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Southern Heritage Classic 2019

Six-year-old photographer captures big moments at Southern Heritage Classic

For Storee Elle Walton, it was her first big-game experience

Six-year-old Storee Elle Walton had a goal: The Memphis, Tennessee-born first-grader wanted to cover a black college football game. So much so that at the age of just 3, she would ask her mother, Tanyel, a Tennessee State University alumna, if she could take pictures with her phone at games.

On Sept. 14, Storee took photos and captured special moments of the 30th annual Southern Heritage Classic football game and halftime show in Memphis.

She first attempted her goal at last year’s event, but the game had its first cancellation because of bad weather, including lightning.

“Last year, I was sad,” Storee said.

But this year was a game-changer.

Six-year-old photographer Storee Walton takes photos at the 2019 Southern Heritage Classic.

Nicole Harris

Storee no longer needed to use her mother’s iPhone. She was on the field among a gang of other photographers covering the game, shooting with her Nikon camera purchased by her grandfather, professional photographer Thurman Hobson. Storee, working her way up and down the sidelines — accompanied by Hobson, whom she calls her “grandman” — did not go unnoticed.

Every few minutes, from working media to cheerleaders, Storee was asked to take photographs.

“Photography makes me happy, and doing everything my grandman teaches me to do is so much fun,” Storee said. “The band was my favorite part. All of the people were nice, and other photographers took pictures of me.”

Her stage for the Southern Heritage Classic was the Liberty Bowl Memorial Stadium, where Jackson State defeated Tennessee State 49-44. Jackson State’s Sonic Boom of the South band emerged as the fan favorite during the much-anticipated halftime show.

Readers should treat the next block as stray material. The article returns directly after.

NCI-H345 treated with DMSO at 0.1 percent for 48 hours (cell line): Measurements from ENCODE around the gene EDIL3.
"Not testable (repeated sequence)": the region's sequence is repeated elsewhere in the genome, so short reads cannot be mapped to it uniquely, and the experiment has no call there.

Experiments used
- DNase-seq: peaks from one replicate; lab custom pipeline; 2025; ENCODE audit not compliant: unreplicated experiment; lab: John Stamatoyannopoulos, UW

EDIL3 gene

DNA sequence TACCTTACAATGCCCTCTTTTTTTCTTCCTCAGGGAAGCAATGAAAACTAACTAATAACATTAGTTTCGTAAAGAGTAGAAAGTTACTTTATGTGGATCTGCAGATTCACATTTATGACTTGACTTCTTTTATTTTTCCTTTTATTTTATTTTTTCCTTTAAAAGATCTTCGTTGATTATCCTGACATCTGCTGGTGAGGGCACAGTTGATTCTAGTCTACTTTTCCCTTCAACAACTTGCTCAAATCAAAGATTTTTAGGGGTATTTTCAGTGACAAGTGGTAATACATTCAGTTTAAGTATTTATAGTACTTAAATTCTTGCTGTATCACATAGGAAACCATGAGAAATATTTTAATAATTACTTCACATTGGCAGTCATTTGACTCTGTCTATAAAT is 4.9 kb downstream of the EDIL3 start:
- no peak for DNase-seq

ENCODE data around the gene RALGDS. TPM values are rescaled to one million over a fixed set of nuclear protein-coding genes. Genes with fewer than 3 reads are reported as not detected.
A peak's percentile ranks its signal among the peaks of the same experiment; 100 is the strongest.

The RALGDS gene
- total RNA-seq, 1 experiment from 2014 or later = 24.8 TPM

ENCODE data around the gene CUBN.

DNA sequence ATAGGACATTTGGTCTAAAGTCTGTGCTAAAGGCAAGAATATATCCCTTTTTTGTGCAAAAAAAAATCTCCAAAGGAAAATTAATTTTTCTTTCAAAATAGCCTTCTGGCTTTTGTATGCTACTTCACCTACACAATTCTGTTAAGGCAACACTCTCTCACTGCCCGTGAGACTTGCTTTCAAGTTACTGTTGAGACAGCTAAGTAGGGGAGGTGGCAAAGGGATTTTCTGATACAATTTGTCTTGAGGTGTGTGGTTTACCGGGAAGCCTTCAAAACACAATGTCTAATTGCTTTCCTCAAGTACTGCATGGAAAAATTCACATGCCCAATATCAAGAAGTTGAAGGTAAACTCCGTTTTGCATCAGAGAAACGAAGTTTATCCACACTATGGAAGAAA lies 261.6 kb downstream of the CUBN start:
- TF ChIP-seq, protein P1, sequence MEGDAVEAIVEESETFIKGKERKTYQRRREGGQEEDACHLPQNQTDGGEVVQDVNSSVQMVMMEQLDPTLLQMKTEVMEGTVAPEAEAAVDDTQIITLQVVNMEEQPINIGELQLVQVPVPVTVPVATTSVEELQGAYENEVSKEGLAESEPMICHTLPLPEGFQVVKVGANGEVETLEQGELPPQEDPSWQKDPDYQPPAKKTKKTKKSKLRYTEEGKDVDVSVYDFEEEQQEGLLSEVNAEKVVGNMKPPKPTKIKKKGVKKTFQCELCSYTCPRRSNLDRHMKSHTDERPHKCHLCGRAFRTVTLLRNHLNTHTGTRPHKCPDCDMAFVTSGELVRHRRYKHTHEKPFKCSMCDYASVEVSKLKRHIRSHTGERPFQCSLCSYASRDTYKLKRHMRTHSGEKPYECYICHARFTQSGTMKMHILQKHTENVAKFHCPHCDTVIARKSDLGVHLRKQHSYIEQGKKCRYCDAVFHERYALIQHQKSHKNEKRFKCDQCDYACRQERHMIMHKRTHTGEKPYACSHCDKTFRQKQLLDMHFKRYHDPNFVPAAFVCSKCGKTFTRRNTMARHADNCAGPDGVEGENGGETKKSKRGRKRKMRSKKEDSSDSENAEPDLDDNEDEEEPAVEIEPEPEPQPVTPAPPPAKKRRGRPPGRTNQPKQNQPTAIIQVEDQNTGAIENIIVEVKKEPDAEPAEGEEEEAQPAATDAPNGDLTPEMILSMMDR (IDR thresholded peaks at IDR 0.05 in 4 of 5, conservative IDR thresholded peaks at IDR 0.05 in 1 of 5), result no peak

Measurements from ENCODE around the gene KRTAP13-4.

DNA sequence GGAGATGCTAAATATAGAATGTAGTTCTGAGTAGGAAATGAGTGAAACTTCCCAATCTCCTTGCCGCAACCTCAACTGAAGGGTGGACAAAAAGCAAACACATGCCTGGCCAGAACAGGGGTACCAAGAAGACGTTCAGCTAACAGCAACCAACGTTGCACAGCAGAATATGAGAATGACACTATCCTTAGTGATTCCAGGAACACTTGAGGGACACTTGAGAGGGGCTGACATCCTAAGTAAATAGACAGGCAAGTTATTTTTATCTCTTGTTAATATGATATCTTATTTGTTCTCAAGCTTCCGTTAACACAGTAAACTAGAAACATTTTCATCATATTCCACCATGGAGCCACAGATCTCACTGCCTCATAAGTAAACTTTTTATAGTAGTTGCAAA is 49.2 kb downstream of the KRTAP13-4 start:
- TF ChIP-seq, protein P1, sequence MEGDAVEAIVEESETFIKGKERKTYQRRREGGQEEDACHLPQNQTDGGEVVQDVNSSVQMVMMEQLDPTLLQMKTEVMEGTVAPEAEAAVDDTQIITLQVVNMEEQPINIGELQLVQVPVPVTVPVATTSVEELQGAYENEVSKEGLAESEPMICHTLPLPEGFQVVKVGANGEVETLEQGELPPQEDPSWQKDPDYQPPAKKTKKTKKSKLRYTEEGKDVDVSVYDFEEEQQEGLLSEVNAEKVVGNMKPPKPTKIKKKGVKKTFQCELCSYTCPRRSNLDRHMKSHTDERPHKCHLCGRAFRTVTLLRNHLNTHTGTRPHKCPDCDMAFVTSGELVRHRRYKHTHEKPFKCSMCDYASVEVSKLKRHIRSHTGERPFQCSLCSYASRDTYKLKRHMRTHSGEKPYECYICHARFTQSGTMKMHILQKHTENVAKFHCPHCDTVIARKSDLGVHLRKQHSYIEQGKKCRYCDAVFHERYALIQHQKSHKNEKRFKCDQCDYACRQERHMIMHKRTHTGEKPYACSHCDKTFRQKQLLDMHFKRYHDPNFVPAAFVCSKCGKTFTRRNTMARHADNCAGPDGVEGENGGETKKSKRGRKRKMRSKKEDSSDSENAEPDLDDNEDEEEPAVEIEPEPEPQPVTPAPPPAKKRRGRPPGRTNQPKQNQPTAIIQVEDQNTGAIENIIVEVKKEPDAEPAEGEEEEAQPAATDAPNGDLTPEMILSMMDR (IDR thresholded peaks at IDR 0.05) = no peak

The crowd of more than 48,000 and the 90-degree Memphis heat weren’t obstacles for Storee, who took more than 600 photos. Storee and her parents are building her new Instagram page to highlight her work.

Storee’s first experience with a camera was at the hand of Hobson, when she was only 1 year old. Four years later she took pictures at her church, and she earned her first payment of $25 after photographing a father and son during service.

Storee Walton and her grandfather Thurman Hobson.

Nicole Harris

“Legacy is important in family. I’m blessed to be able to help transfer a skill set I’ve been using over 50 years to my granddaughter and see her take an interest in providing a form of creative expression for others,” Hobson said. “I love watching her enjoy and experience photography, especially during historical events.”

Kelley Evans is a general editor at The Undefeated. She is a food passionista, helicopter mom and an unapologetic southerner who spends every night with the cast of The Young and the Restless by way of her couch.